By Phrank Shaibu 

The uniqueness of the forthcoming Kogi State gubernatorial election is not in doubt as it will be remarkable for many reasons. Aside the fact that it is going to be the first major election after the 2015 general elections, it will  be an opportunity to open another chapter in the PDP troubled politics.

The popular assumption is that the discontent that worked against the PDP in the presidential election may recur in the Kogi election largely because the party leadership in the state is not different from the national PDP leadership against which allegations of corruption, bad leadership and breach of trust of the electorate have been levelled.

Observers of  Kogi politics would readily attest to the fact that Governor Wada Idris’ membership of the PDP is now a big thorn in the flesh of the party and a huge political liability. The gap between his electioneering promises and delivery has reached a crisis point and the people of Kogi understand this situation perfectly well. The few supporters of  Idris in the diminished PDP may find this honest statement quite disappointing.

Even their hope that, through imposition, the governor  will be given the chance to serve a second term is an illusion and any buyer of such fable may either have just rejoined us from the moon or could be one of those that encourage the continuous mismanagement of Kogi.

PDP primary election of 2011, which imposed Idris as the candidate of the party in the Kogi gubernatorial race, remains a classic instance of impunity in our recent history.  The state voters are still bitter over how the PDP manipulated the electoral process and switched their choice candidate, Jibrin Isa Echocho, with   Idris.  Indeed, the plot to ensure that the stolen mandate of  Isah was never recovered was beyond the PDP members as the then chieftains of the PDP at the national leadership level blocked all efforts by aggrieved persons to get redress   by ensuring that they frustrated every avenue including   disregard for the order of the courts.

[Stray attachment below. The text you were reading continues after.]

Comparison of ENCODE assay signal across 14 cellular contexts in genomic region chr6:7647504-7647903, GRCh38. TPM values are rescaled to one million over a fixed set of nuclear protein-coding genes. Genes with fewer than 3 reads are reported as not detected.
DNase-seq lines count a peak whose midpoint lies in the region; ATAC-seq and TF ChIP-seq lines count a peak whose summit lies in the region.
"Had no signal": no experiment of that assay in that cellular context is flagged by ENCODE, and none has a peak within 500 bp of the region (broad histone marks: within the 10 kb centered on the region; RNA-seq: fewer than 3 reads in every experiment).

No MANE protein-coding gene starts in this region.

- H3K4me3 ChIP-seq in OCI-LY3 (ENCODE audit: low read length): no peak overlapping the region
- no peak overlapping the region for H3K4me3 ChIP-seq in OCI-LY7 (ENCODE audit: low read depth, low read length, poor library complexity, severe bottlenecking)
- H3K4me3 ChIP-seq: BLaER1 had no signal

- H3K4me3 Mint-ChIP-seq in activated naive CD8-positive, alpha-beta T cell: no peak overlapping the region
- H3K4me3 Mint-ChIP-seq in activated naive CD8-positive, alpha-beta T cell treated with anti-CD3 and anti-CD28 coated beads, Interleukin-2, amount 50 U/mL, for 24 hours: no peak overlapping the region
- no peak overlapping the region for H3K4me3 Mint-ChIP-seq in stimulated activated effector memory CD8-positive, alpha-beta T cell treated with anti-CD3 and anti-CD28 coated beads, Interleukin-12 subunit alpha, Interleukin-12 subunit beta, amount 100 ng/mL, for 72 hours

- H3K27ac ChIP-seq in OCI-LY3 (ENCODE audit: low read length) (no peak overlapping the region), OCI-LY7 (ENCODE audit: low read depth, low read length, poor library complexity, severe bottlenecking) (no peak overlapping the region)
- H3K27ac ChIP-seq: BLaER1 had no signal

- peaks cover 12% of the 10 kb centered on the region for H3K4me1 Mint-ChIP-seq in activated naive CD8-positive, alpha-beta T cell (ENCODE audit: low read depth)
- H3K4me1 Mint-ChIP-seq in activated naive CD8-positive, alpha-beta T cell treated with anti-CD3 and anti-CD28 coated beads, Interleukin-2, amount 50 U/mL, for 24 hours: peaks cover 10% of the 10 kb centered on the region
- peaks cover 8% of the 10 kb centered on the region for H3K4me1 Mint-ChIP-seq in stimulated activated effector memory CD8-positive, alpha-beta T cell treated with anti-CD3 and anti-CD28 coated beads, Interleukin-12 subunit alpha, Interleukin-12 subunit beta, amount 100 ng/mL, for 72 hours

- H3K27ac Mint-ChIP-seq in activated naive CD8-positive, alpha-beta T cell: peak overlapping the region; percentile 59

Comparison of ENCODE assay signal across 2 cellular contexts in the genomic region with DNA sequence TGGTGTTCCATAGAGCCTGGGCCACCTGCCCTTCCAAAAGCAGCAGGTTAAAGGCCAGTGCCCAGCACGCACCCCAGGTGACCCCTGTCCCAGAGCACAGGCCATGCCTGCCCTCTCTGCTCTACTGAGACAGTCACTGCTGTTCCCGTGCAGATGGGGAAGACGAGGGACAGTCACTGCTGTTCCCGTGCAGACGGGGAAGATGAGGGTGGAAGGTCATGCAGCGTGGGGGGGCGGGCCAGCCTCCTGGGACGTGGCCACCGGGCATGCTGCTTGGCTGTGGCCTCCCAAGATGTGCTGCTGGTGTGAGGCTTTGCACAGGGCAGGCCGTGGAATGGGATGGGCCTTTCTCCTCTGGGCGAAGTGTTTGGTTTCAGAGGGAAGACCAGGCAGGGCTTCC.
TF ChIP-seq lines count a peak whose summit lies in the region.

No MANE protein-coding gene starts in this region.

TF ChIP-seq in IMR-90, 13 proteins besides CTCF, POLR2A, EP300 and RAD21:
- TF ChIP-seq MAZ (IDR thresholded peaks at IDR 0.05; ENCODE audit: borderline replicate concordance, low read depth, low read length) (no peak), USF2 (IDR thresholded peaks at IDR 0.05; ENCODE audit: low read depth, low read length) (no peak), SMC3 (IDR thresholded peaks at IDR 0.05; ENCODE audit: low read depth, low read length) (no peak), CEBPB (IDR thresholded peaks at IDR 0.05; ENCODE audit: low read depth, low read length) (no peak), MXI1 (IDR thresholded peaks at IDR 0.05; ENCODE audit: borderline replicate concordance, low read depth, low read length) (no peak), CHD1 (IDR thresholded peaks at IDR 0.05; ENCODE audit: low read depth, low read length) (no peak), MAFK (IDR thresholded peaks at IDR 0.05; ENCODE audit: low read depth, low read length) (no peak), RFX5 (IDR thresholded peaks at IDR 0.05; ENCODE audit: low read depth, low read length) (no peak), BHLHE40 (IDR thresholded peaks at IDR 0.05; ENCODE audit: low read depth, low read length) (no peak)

From hindsight, one will be right to state that the PDP certainly took an extreme risk in ignoring the desire of its members and, till date, the party has not found a solution because the Kogi PDP continues to hang the toga of shattered credibility. Even now, Kogi  is  enmeshed in allegations of inappropriate leadership and ill-advised political decisions just like the allegations heaped on the Jonathan  administration before its fall.

From Audu Abubakar, Ibrahim Idris to Idris, Kogi seems to have been manipulated to exclude elites from being made governor.  The nearest to Kogi being ruled by a   graduate was in 2011 when, a first class graduate of economics, was denied his ticket after having won the primary election of the then famous PDP. Sadly, those who refused Kogi this turnaround were led by the then Governor  Ibrahim Idris.

The question on the lips of most focused youths would not be far from the fact that the Kogi people deserve a change in their political diet especially given that, in the past 16 years, the political parties have fed them with clueless leaders foisted on the state. Nevertheless, the antidote   for the Kogi people should be to find a good leader irrespective of political affiliation; such a move, if employed in the coming election, will do the state good and open opportunities.

Already, there appears to be a shared view among Kogi youths   regarding the qualities of the next governor of their state because since the word emerged that  Isah is being pressured to re-contest. Many of the youths have raced   to support the political quest to ensure  their generation does not lose out in the desire to produce a capable hand for the Kogi governorship. The speculation on Isah seems to be sending shivers down the spines of some prospective contenders who understand that, in a properly conducted election under the reformed electoral system, where rigging is made very difficult, a popular candidate like Isah  will be every one’s bet for a win.

Whatever happens in the Kogi election may not just be a pointer to Nigeria’s new political trend but a yardstick to confirm the sustainability of its new found electoral credibility.


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